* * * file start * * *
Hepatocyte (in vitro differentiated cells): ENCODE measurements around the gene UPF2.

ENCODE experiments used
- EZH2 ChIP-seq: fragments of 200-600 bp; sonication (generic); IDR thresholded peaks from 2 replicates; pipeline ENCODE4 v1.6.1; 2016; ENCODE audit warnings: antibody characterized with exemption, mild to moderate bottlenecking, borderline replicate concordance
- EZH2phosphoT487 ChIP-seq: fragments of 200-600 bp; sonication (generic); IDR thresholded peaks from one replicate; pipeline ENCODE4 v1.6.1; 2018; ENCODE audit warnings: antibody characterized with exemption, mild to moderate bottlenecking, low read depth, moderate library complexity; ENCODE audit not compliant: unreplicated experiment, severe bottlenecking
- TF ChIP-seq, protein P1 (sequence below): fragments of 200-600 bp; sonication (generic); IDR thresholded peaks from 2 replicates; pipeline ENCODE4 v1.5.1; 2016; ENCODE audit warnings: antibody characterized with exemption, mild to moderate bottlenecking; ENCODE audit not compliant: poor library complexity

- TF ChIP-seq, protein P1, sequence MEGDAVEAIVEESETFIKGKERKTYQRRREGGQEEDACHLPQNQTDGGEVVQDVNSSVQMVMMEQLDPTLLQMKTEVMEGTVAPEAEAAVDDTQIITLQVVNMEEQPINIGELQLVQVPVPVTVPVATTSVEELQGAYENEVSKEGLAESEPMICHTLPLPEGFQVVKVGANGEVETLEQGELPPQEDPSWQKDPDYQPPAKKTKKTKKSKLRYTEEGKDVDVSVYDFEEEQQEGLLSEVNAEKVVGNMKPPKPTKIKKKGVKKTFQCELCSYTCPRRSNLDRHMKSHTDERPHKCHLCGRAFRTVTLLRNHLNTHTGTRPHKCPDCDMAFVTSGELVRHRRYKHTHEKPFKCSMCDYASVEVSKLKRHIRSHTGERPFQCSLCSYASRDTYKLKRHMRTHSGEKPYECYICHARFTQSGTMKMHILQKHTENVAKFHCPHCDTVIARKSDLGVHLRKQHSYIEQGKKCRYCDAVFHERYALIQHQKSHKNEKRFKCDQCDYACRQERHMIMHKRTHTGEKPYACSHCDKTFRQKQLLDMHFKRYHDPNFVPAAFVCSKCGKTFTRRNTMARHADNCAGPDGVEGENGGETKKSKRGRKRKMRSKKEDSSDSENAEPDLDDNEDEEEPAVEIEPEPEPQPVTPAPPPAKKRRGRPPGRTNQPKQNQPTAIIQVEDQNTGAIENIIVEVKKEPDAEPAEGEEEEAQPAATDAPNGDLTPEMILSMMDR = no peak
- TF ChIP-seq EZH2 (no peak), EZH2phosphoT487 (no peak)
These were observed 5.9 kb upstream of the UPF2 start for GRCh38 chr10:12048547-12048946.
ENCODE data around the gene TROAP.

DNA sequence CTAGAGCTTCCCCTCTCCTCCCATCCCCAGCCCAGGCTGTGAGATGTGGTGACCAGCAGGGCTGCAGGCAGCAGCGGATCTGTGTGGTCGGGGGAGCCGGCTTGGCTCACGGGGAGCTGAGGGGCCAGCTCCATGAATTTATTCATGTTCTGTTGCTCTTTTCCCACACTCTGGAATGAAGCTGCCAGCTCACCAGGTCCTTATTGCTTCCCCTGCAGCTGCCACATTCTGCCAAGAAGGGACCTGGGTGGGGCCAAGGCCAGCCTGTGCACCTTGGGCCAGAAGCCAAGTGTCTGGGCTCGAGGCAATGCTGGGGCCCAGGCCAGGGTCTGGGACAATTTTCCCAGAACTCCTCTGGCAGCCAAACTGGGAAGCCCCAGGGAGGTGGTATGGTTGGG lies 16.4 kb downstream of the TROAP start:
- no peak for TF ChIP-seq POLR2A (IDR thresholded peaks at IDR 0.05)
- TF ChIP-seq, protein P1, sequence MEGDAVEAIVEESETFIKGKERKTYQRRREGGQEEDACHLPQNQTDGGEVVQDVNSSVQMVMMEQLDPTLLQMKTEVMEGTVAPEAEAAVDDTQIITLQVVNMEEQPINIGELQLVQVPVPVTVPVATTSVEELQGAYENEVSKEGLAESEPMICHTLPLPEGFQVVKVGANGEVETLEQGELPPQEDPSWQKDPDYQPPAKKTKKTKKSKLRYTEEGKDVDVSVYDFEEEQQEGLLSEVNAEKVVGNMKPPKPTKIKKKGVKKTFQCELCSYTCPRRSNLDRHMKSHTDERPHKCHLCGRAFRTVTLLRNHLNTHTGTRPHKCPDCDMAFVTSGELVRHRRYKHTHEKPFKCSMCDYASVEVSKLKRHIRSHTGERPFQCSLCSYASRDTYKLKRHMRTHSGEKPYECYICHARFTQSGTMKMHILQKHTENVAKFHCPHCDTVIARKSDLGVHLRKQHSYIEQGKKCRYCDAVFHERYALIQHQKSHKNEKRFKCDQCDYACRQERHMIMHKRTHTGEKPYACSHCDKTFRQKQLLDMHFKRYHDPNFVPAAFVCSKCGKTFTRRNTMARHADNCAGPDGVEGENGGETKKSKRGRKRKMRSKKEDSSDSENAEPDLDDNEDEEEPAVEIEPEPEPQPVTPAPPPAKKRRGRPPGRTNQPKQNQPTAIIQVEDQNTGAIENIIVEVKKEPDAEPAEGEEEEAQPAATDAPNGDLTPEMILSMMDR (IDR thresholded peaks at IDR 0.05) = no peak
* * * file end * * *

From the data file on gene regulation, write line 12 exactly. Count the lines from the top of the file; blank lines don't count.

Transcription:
- TF ChIP-seq, protein P1, sequence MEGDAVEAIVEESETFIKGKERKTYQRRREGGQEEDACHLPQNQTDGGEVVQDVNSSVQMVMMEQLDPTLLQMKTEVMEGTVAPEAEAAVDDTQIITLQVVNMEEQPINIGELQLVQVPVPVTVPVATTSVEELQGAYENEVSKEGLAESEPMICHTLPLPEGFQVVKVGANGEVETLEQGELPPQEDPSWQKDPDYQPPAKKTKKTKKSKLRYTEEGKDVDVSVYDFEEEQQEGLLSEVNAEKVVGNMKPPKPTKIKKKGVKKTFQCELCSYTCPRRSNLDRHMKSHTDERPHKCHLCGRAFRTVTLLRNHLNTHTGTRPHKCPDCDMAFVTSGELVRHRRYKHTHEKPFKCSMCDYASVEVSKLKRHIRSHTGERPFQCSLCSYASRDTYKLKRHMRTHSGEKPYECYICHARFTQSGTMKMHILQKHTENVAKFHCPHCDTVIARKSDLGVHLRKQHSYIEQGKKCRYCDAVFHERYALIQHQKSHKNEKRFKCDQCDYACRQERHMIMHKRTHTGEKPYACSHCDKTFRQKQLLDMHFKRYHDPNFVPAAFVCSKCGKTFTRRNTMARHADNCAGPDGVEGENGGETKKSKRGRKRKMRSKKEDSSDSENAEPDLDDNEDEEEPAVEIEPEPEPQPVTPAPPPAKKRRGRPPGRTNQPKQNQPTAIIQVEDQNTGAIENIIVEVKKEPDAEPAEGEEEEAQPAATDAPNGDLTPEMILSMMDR (IDR thresholded peaks at IDR 0.05) = no peak